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View Poll Results: Should Microsoft add UI options for continuum?

Voters
20. You may not vote on this poll
  • Yes, configurable UI options would be great

    16 80.00%
  • Maybe, but I don't think it's important

    3 15.00%
  • No, continuum already works great for most users

    1 5.00%
07-14-2015 05:52 AM
35 12
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  1. Wevenhuis's Avatar
    Those are all good switches to have, but would you want all of these to depend on whether the system is in tablet mode or desktop mode? I should have clarified, I'm asking about proposed toggles for continuum specifically, not Windows 10 in general. For example, I should probably take "swipe down to close" off my own list, because I doubt anyone would ever need to turn that option off.
    1. independant of desktop/tablet mode

    2. independant of desktop/tablet mode

    3. tablet mode

    4. independent of desktop/tablet mode

    5. independent of desktop/tablet mode

    6. independent of desktop/tablet mode

    7. independent of desktop/tablet mode

    8. tablet mode

    9. tablet mode

    10. independent of desktop/tablet mode

    11. tablet mode

    12. independent of desktop/tablet mode

    13. tablet mode.
    06-04-2015 05:46 AM
  2. Wevenhuis's Avatar
    W/hen I look at Krams suggestion, he pretty much has it spot on how I would basically like the desktop/tablet mode to be. The taskbar I think is a priority in windows 10, because it really is dysfunctional. But the question remains what to do with its features and functions. I think most problems can be solved by moving most objects to the action center. The only question remaining is what to do with the windows key and the back button. I don't have a good answer for that. I can imagine that for future mobile pc devices that are designed with softkeys instead of hardware keys for windows key and the back button a solution is needed. I think that's the only reason the taskbar is there for tablet mode. I think the best solution for that would be leave that in the hands of developers but that microsofts demands a code of design conduct for navigating back at the app testing process. As for a windows softkey, well just like windows 8.1 it would be accessed through the charms bar or as quicktoggle in the action center. Perhaps for convenience the action center could be made a two stage process where a quick flick from the right edge opens a charms bar 80-100 pixels wide for quickactions, but that a longer swipe from the right would open the action center. I think that would be an elegant solution. An added advantage of that is that potentially the fixed taskbar at the bottom is eliminated and that quick gestures with the thumb while holding your tablet is easier. Secondly I could imagine this solution being more friendly for left and right handed use. All you would have to do do is have a toggle in tablet mode to flip gestures and the action center to the other side of the screen.
    Joe920 likes this.
    06-04-2015 06:10 AM
  3. Motor_Mouth's Avatar
    The early reviews of the full screen PDF reader were very telling. In fact they still are! :)
    This is a great point about the hate campaign against Win8 because what none of those reviews mentioned was that, in Windows 7, if they had double-clicked on a PDF they would have been prompted to install a PDF reader because Win7 can't read PDFs at all. Here was Microsoft, giving people functionality that hadn't previously existed in Windows at all, and everyone wants to complain about it because it's not exactly like eveyr other garbage PDF reader out there. I really love the Reader app.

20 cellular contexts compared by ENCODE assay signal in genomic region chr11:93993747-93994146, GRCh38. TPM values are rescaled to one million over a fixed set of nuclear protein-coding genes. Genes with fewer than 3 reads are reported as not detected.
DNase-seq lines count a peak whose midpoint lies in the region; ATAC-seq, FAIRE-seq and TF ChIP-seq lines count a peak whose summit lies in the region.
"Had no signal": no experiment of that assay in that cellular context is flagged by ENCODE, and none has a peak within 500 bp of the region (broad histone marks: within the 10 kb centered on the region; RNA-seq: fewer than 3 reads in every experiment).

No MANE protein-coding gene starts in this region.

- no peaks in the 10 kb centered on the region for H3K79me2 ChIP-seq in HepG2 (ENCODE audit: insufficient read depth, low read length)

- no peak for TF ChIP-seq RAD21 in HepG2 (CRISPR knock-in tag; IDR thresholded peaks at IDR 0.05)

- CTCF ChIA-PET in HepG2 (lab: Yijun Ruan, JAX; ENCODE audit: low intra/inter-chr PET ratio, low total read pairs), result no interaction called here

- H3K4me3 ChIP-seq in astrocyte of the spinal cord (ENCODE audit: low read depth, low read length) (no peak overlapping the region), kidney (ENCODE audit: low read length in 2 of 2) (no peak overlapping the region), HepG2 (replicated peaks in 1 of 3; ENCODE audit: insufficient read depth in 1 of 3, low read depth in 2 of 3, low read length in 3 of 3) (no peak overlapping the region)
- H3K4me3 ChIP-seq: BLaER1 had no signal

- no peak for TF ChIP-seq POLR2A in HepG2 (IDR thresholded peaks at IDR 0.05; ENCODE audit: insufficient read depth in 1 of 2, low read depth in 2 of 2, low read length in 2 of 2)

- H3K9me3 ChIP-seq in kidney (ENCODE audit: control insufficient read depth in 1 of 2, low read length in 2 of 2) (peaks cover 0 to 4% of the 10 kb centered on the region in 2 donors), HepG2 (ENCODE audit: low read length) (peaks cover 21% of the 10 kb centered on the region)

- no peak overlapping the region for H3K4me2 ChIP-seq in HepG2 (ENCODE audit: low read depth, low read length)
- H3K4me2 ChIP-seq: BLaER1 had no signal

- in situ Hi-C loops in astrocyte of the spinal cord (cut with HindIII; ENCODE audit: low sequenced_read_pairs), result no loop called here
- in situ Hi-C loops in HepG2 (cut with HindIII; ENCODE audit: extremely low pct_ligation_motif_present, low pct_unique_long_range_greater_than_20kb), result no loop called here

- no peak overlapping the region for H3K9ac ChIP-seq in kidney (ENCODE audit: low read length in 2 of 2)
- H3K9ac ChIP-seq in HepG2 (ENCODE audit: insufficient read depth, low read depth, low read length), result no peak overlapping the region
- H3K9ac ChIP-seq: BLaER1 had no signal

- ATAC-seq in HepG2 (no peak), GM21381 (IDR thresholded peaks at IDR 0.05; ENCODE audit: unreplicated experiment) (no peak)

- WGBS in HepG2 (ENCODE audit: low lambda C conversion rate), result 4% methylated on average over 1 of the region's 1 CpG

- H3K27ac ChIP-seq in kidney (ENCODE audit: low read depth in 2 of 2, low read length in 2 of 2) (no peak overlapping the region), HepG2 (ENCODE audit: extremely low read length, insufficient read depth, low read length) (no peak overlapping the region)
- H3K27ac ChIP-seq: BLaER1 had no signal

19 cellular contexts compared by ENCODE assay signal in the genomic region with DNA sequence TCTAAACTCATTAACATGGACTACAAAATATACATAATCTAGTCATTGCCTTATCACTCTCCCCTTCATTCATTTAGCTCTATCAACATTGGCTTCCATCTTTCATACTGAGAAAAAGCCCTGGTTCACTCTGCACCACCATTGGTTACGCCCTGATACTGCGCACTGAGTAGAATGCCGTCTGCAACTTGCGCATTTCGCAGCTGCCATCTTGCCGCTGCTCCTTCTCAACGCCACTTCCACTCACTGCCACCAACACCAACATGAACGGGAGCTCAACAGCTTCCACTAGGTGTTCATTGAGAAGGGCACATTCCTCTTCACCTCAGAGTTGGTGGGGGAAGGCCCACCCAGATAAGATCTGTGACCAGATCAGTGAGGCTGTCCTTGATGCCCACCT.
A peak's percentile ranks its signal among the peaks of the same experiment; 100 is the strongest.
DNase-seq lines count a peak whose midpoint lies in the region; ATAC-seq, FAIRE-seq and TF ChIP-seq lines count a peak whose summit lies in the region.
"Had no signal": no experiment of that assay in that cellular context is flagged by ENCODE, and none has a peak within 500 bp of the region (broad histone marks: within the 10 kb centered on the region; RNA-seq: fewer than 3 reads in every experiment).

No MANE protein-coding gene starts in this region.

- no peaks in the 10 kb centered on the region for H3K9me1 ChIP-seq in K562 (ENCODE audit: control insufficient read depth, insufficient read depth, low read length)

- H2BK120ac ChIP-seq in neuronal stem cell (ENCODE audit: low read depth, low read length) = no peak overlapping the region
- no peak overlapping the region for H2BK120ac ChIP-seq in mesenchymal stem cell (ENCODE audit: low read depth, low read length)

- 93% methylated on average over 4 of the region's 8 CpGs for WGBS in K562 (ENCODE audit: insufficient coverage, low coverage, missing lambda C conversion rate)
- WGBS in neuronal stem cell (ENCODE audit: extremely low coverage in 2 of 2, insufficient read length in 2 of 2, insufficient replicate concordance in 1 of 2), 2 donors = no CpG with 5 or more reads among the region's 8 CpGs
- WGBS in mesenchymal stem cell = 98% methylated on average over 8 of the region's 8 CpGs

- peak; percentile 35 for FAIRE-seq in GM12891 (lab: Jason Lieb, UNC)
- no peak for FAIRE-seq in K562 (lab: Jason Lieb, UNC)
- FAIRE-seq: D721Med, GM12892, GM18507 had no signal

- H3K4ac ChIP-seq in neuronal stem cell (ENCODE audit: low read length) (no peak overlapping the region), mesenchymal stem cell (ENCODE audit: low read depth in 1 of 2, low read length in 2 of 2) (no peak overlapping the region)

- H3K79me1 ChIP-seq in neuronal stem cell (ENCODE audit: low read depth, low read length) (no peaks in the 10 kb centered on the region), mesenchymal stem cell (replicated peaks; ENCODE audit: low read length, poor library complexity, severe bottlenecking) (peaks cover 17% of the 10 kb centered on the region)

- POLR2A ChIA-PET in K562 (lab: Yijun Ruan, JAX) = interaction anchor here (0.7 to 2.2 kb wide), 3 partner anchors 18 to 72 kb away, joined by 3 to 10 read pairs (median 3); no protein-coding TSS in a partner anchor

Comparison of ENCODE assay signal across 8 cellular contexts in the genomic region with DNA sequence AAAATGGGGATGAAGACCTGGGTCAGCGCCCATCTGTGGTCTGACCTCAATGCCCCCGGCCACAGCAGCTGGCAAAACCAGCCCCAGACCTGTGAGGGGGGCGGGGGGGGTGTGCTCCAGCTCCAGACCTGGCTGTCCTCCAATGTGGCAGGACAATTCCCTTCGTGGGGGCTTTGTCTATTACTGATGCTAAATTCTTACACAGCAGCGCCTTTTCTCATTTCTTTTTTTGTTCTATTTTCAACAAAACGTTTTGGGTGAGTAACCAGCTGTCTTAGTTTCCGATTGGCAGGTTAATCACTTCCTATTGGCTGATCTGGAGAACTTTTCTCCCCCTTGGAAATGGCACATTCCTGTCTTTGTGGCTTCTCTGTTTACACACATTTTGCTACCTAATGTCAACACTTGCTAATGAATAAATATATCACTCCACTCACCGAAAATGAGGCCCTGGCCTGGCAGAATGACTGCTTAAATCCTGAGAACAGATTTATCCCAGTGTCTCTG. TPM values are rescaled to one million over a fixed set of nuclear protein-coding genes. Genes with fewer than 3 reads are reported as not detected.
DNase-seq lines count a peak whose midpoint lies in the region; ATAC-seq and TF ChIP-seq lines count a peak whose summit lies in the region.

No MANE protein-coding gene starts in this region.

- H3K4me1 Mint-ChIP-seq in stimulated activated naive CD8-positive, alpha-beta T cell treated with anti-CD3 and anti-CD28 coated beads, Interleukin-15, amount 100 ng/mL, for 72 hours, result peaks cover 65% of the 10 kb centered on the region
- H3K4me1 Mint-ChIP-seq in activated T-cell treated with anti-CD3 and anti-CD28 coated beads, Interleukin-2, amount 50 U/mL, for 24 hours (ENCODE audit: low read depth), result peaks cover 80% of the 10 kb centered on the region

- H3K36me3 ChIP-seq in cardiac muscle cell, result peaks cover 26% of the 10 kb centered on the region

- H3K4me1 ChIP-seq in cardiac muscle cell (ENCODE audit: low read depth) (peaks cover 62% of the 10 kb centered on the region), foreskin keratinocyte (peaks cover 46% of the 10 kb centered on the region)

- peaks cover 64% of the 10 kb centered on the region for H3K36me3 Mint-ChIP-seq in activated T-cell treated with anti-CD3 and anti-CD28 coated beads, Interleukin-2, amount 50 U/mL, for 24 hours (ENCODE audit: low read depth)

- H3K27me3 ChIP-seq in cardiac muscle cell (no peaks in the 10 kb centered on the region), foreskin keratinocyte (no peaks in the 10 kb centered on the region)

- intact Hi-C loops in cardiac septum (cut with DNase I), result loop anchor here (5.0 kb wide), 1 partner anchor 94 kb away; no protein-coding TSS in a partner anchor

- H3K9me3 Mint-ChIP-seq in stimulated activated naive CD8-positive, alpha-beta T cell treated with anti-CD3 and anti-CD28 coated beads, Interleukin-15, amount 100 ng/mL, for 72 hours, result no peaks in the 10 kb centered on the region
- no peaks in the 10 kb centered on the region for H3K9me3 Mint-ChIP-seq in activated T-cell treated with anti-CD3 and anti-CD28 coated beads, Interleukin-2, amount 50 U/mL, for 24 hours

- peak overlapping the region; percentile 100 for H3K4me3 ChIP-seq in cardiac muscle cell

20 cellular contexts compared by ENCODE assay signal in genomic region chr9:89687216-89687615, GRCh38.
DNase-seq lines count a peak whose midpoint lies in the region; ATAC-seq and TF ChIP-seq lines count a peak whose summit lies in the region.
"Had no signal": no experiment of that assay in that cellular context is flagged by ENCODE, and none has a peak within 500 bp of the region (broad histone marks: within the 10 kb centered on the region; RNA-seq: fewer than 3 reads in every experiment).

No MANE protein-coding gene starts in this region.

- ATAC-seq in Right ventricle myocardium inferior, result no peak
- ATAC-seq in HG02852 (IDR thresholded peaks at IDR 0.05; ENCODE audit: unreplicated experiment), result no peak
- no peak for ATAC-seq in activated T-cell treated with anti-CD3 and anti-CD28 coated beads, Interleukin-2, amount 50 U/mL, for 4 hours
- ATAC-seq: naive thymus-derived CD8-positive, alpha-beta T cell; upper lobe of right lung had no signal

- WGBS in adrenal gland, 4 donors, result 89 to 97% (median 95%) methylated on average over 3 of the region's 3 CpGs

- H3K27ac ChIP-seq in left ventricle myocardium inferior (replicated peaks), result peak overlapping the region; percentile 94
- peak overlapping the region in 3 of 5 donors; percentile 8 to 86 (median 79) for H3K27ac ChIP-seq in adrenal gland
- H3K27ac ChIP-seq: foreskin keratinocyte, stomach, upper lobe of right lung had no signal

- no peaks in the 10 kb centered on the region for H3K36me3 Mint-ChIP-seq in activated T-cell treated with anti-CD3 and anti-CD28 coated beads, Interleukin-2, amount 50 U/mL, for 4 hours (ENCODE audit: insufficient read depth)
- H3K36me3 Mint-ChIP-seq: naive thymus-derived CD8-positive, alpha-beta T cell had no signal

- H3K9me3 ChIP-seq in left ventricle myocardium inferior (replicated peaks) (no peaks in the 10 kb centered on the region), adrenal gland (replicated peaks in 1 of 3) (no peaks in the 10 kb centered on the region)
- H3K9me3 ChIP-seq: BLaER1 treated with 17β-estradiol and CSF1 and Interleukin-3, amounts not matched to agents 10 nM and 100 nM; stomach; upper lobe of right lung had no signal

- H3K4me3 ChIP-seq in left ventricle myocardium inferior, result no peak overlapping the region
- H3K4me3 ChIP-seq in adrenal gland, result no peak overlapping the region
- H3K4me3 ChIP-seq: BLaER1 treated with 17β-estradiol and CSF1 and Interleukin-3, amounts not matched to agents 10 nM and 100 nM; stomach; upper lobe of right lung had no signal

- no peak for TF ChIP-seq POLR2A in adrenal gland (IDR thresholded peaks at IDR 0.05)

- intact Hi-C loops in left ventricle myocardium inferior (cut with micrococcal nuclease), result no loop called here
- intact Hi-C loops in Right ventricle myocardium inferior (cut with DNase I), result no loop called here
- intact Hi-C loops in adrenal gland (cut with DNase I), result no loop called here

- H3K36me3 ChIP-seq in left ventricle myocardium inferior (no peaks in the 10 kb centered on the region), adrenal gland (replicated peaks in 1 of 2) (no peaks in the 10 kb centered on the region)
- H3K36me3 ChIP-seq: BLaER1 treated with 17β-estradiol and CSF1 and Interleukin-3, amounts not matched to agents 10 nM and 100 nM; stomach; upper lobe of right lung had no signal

Windows 8 was a failure because it alienated the desktop experience, so to say it was "EXACTLY" the same as Windows 7 is laughable. Hot corners IMO were a terrible idea.
    So don't use them and you will have EXACTLY the same desktop experience as Win7. I don't use hot corners on my laptop because they don't do anything I need when I'm on the desktop. OTOH, I use the swipe gestures they substitute for all the time on my tablet.
    It was implemented solely for the purpose of creating a way to allow a tablet feature to work with a mouse. Hot corners were an annoyance that would often interfere with the "X" button to close an application, accessing the start button or accessing an applications context menu (top left) when using a mouse.
    Which is why they adjusted them in 8.1. That said, they could take them out completely and I doubt it would affect anyone.
    Start button, check. Start menu, check, all app list, check, no more hidden navigation elements, check.
    Your first two points apply equally to Windows 8, which has both a start button and a start menu, and your latter two points are just wrong. Nobody coming from Win7 will understand what "All Apps" is, nor will they recognise the form of it, which is much more like Windows 8 in a tiny window. And Windows has always had hidden navigation elements in the from of keyboard shortcuts. ALT+Tab is the most obvious and there is no other way of bringing it up. So you made four points and all of them are either wrong or invalid.
    Continuum doesn't HAVE to be setup, as it works as a feature out of the box.
    No it doesn't. If I don't turn on Tablet Mode, my tablet works like it's a desktop PC all the time. But it does work fine in Windows 8, where it adjusts the size of things like the Start Screen to match the screen I am using it on and only displays scroll bars when it detects a mouse. Windows 10 does none of that, keeping the tiny buttons of desktop mode in tablet mode.
    Windows 8 left your average user clueless about a significant portion of the OS. I've witnessed multiple consumers returning devices and complaining about Windows 8 because they simply couldn't figure it out on non-touch devices.